Which Crimes Make U.S. Citizens and Lawful Permanent Residents Ineligible to File I-130 Petition for Immigrant

The main crimes that will bar citizens and green card holders from petitioning for family-based immigrants are offenses against a minor (someone under the age of 18).

For a married person in the U.S. who wants to sponsor a foreign spouse to come to this country with an immigrant visa, the main criteria is having either U.S. citizenship or lawful permanent resident status. Beyond that, most of the immigration application process focuses on whether the marriage is the real thing and whether the would-be immigrant is actually admissible to the United States. The U.S. citizen or permanent resident's character or characteristics get very little scrutiny.

There's one major exception, however. Under the Adam-Walsh Child Protection and Safety Act of 2006 (the “Adam Walsh Act”) U.S. citizens and lawful permanent residents (LPRs) who have certain criminal convictions cannot petition for family members to receive U.S. residence (green cards). (See I.N.A. §§ 204(a)(1)(A)(i) and 204(a)(1)(B)(i).)

(The same limitation applies to U.S. petitioners filing K-1 fiance visas.)

In other words, if a U.S. citizen or LPR with one of the relevant crimes on record submits USCIS Form I-130 to start the petition process, the government will in all likelihood deny it. U.S. Citizenship and Immigration Services (USCIS) runs criminal background checks on U.S. petitioners in such cases, to find out whether the FBI, sex offender registries, or a related agency have a record of any crimes.

If one of the crimes that are a problem under the Adam Walsh Act turns up, the foreign-born person might, as a result, be unable to immigrate via this marriage.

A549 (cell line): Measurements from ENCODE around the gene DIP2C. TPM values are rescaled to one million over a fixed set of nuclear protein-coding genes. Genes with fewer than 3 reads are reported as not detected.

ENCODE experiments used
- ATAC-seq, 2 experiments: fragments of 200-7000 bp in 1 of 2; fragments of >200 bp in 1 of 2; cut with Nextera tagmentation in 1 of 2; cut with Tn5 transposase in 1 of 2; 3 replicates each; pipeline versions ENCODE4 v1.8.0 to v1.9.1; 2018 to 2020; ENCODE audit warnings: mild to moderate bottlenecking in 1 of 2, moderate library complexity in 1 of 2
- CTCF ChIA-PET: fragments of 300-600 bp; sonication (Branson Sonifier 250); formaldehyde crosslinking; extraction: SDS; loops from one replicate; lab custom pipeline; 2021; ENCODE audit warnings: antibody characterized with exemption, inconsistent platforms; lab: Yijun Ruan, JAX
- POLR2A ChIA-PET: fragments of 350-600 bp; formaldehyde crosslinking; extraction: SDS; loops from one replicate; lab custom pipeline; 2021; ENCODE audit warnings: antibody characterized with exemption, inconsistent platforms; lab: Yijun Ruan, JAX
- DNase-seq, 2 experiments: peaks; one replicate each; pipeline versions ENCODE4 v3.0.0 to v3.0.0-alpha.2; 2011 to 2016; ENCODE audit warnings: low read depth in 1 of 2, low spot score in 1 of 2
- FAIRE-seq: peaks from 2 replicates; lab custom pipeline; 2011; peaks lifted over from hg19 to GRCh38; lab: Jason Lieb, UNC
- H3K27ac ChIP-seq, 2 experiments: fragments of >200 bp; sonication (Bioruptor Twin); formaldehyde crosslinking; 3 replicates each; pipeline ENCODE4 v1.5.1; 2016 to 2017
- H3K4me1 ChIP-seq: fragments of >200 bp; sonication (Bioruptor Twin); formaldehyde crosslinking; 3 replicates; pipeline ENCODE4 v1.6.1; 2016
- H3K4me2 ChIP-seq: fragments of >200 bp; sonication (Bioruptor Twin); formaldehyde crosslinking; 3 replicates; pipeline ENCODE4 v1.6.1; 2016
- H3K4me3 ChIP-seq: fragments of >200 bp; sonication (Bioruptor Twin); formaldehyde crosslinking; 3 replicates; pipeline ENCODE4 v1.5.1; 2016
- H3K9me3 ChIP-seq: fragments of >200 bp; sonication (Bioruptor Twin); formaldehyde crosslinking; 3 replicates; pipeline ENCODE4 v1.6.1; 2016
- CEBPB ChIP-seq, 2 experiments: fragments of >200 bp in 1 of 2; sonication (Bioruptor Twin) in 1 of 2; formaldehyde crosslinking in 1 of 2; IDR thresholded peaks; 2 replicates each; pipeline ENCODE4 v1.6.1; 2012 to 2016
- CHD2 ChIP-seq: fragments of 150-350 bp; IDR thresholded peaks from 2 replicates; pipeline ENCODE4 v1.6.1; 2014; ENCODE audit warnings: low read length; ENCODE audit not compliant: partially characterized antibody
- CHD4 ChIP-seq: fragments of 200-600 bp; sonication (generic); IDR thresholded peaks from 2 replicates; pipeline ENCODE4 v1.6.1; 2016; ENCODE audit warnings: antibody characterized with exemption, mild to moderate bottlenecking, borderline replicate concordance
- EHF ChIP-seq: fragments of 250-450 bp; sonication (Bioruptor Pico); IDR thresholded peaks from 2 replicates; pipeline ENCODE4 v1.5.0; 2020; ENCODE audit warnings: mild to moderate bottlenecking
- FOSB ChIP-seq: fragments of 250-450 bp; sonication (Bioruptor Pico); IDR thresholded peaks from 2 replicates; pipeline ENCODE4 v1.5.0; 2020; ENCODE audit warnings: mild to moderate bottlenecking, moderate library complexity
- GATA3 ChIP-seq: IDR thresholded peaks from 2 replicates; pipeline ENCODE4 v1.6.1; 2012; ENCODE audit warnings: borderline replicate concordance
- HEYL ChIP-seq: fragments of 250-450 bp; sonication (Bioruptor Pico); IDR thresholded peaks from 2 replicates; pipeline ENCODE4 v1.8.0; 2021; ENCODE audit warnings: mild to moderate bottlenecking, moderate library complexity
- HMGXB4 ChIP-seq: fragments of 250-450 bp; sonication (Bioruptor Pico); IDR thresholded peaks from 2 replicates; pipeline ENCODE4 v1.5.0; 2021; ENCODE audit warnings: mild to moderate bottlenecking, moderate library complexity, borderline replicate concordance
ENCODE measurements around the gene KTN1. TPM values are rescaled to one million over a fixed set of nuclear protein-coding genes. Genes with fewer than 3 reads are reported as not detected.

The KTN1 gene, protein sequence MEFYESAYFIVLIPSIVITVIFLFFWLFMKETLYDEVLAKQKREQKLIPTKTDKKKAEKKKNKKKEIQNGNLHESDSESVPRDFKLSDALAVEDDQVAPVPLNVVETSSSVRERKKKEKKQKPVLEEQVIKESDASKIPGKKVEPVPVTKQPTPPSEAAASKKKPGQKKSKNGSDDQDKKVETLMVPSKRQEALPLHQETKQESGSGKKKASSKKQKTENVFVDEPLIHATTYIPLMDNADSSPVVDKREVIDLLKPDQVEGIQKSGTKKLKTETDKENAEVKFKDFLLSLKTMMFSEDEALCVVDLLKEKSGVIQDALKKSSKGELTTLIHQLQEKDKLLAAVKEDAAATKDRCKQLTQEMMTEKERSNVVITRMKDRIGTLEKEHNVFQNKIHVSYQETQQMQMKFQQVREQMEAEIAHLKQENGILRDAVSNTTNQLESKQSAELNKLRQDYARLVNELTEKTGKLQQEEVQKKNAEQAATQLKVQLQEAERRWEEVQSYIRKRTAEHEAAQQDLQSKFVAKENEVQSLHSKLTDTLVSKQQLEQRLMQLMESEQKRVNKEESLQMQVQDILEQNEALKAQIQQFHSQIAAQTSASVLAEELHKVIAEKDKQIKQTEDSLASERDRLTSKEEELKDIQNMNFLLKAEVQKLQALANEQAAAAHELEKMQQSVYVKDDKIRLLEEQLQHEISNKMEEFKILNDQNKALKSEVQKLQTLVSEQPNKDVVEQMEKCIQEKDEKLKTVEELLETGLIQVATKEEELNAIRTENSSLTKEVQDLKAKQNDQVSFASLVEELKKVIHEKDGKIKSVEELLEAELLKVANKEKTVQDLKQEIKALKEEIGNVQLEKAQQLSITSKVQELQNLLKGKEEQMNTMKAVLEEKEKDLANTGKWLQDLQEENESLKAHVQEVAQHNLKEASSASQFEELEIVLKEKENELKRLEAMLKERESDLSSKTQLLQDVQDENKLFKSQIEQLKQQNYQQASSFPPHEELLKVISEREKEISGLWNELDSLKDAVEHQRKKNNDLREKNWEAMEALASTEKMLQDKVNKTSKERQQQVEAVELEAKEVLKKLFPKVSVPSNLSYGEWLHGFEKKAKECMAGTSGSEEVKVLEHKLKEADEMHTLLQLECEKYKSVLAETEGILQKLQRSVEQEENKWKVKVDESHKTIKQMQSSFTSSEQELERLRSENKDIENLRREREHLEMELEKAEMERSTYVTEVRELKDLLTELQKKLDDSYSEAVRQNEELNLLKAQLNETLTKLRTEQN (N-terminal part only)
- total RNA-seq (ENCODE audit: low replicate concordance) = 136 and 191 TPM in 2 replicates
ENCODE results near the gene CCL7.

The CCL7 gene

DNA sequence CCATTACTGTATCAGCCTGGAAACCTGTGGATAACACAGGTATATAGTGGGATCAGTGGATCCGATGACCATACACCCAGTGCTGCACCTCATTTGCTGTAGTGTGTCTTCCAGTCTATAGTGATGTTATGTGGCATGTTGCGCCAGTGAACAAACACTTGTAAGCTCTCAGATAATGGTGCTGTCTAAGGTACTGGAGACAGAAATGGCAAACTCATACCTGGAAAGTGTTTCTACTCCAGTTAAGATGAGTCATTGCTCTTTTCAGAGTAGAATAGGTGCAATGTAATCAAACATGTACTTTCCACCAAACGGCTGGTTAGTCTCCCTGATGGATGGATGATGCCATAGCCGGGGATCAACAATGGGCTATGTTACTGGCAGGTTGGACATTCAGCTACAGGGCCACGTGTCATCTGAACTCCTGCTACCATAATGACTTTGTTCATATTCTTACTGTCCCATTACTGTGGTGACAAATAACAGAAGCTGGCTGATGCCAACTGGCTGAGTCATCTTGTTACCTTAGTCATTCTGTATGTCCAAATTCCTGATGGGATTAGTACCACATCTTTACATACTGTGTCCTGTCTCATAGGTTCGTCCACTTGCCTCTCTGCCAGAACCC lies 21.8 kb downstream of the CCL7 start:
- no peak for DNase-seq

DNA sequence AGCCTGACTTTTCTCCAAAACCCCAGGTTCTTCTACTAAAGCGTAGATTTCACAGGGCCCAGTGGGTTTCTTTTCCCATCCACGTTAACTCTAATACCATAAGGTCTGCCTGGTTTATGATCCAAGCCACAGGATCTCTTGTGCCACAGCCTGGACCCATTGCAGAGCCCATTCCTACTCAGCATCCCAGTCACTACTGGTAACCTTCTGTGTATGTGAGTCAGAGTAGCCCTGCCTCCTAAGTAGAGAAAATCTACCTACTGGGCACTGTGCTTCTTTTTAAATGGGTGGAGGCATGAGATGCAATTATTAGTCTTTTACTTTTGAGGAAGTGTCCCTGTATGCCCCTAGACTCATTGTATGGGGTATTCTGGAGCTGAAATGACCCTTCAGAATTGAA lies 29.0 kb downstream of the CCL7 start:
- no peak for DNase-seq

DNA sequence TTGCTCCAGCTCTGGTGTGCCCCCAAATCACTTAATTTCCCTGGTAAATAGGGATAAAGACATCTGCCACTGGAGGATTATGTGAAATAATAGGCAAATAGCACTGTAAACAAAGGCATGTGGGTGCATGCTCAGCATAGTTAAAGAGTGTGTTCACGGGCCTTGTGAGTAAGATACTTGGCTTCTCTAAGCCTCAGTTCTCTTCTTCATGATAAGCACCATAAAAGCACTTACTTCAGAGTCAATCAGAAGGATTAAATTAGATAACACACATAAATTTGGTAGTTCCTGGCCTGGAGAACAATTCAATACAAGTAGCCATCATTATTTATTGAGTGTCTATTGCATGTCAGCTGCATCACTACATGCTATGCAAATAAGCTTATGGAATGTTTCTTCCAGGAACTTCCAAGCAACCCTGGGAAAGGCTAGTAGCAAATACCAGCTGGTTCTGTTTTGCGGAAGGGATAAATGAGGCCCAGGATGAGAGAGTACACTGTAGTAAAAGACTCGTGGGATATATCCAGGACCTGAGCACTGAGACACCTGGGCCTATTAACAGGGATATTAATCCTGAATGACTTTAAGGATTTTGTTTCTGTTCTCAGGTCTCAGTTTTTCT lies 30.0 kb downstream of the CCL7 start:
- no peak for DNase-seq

What Crimes Make U.S. Petitioners Ineligible for Petition for Family

Broadly speaking, the category of crimes that will bar citizens and green card holders from petitioning for immigrants are offenses against a minor (someone under the age of 18). These include:

  • an offense (unless committed by a parent or guardian) involving kidnapping
  • an offense (unless committed by a parent or guardian) involving false imprisonment
  • solicitation to engage in sexual conduct
  • use of the minor in a sexual performance
  • solicitation to practice prostitution
  • video voyeurism
  • possession, production, or distribution of child pornography
  • criminal sexual conduct involving a minor, or using the Internet to facilitate or attempt such conduct, and
  • any conduct that by its nature is a sex offense against a minor.

Foreign convictions also count for purposes of this law (with exceptions for cases where the defendant did not receive a fair trial).

Would-be U.S. petitioners who have anything remotely similar to one of these crimes on record should speak to an immigration attorney before filing an immigrant visa petition on a family member's behalf.

Exception for U.S. Petitioners Who Pose No Risk to Immigrant

The law created an exception for instances where the Department of Homeland Security (DHS) determines, in its sole discretion, that the U.S. person filing the visa petition poses no risk to the beneficiary.

It's up to petitioner to not only ask for this exception, but to prove that he or she poses no risk, “beyond a reasonable doubt.” That's a high burden of proof.

To successfully convince DHS, the petitioner will need to supply documentary evidence (preferably certified copies or signed affidavits) showing what happened and what the petitioner has done by way of rehabilitation. These might include, for example:

  • police reports and court records relating to the offense
  • news accounts and trial transcripts discussing the nature and circumstances surrounding any and all the petitioner's criminal, violent, or abusive behavior incidents, arrests, and convictions.
  • evidence that the petitioner has completed a course of therapy or counseling
  • evidence that the petitioner has completed a rehabilitation program
  • results of evaluations by licensed psychiatrists, clinical psychologists, clinical social workers, or other professionals describing the petitioner's rehabilitation or behavior modification
  • evidence of community service performed by the petitioner, and
  • certification of the petitioner's service in the U.S. Armed Forces, Coast Guard, or public health services.

If the DHS is convinced that the petitioner poses no risk, the I-130 application can move forward. If not, this is the end of the line. There is no appeal from the DHS's determination.

It would be wise to get an attorney's help with this filing, to make sure it gets done right the first time.

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